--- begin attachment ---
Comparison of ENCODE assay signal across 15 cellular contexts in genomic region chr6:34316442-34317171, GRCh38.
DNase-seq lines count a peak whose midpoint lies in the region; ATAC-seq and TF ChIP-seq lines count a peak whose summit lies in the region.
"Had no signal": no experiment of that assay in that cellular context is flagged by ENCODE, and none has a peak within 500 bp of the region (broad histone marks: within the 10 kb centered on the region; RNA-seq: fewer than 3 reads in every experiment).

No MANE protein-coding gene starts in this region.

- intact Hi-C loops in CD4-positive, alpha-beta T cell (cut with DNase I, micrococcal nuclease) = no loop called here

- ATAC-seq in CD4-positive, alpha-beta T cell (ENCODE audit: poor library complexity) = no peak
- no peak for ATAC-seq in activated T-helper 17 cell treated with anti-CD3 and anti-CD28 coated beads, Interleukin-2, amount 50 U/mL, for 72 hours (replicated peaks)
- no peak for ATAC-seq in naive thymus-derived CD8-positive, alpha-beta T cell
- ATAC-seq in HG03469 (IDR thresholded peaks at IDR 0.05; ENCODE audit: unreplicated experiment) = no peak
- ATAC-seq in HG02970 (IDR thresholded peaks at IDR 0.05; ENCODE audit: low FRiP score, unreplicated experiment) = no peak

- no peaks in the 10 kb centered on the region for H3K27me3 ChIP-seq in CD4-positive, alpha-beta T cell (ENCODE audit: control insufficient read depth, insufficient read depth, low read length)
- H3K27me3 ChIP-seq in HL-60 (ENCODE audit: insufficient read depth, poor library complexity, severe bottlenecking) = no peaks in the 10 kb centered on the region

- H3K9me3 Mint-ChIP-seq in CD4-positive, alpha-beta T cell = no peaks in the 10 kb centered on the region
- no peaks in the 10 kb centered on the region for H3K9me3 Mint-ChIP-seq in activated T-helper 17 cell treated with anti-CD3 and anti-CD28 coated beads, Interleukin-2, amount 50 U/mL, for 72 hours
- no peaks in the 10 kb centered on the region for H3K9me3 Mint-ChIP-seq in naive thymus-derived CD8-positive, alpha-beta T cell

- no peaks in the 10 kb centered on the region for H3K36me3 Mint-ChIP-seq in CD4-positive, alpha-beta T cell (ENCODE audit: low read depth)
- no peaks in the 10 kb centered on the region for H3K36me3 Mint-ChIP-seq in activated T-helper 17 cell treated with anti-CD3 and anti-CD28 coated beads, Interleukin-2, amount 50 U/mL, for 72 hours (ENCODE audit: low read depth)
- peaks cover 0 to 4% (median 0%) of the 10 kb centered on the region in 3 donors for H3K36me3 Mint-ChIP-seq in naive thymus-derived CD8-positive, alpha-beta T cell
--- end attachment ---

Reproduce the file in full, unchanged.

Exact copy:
Comparison of ENCODE assay signal across 15 cellular contexts in genomic region chr6:34316442-34317171, GRCh38.
DNase-seq lines count a peak whose midpoint lies in the region; ATAC-seq and TF ChIP-seq lines count a peak whose summit lies in the region.
"Had no signal": no experiment of that assay in that cellular context is flagged by ENCODE, and none has a peak within 500 bp of the region (broad histone marks: within the 10 kb centered on the region; RNA-seq: fewer than 3 reads in every experiment).

No MANE protein-coding gene starts in this region.

- intact Hi-C loops in CD4-positive, alpha-beta T cell (cut with DNase I, micrococcal nuclease) = no loop called here

- ATAC-seq in CD4-positive, alpha-beta T cell (ENCODE audit: poor library complexity) = no peak
- no peak for ATAC-seq in activated T-helper 17 cell treated with anti-CD3 and anti-CD28 coated beads, Interleukin-2, amount 50 U/mL, for 72 hours (replicated peaks)
- no peak for ATAC-seq in naive thymus-derived CD8-positive, alpha-beta T cell
- ATAC-seq in HG03469 (IDR thresholded peaks at IDR 0.05; ENCODE audit: unreplicated experiment) = no peak
- ATAC-seq in HG02970 (IDR thresholded peaks at IDR 0.05; ENCODE audit: low FRiP score, unreplicated experiment) = no peak

- no peaks in the 10 kb centered on the region for H3K27me3 ChIP-seq in CD4-positive, alpha-beta T cell (ENCODE audit: control insufficient read depth, insufficient read depth, low read length)
- H3K27me3 ChIP-seq in HL-60 (ENCODE audit: insufficient read depth, poor library complexity, severe bottlenecking) = no peaks in the 10 kb centered on the region

- H3K9me3 Mint-ChIP-seq in CD4-positive, alpha-beta T cell = no peaks in the 10 kb centered on the region
- no peaks in the 10 kb centered on the region for H3K9me3 Mint-ChIP-seq in activated T-helper 17 cell treated with anti-CD3 and anti-CD28 coated beads, Interleukin-2, amount 50 U/mL, for 72 hours
- no peaks in the 10 kb centered on the region for H3K9me3 Mint-ChIP-seq in naive thymus-derived CD8-positive, alpha-beta T cell

- no peaks in the 10 kb centered on the region for H3K36me3 Mint-ChIP-seq in CD4-positive, alpha-beta T cell (ENCODE audit: low read depth)
- no peaks in the 10 kb centered on the region for H3K36me3 Mint-ChIP-seq in activated T-helper 17 cell treated with anti-CD3 and anti-CD28 coated beads, Interleukin-2, amount 50 U/mL, for 72 hours (ENCODE audit: low read depth)
- peaks cover 0 to 4% (median 0%) of the 10 kb centered on the region in 3 donors for H3K36me3 Mint-ChIP-seq in naive thymus-derived CD8-positive, alpha-beta T cell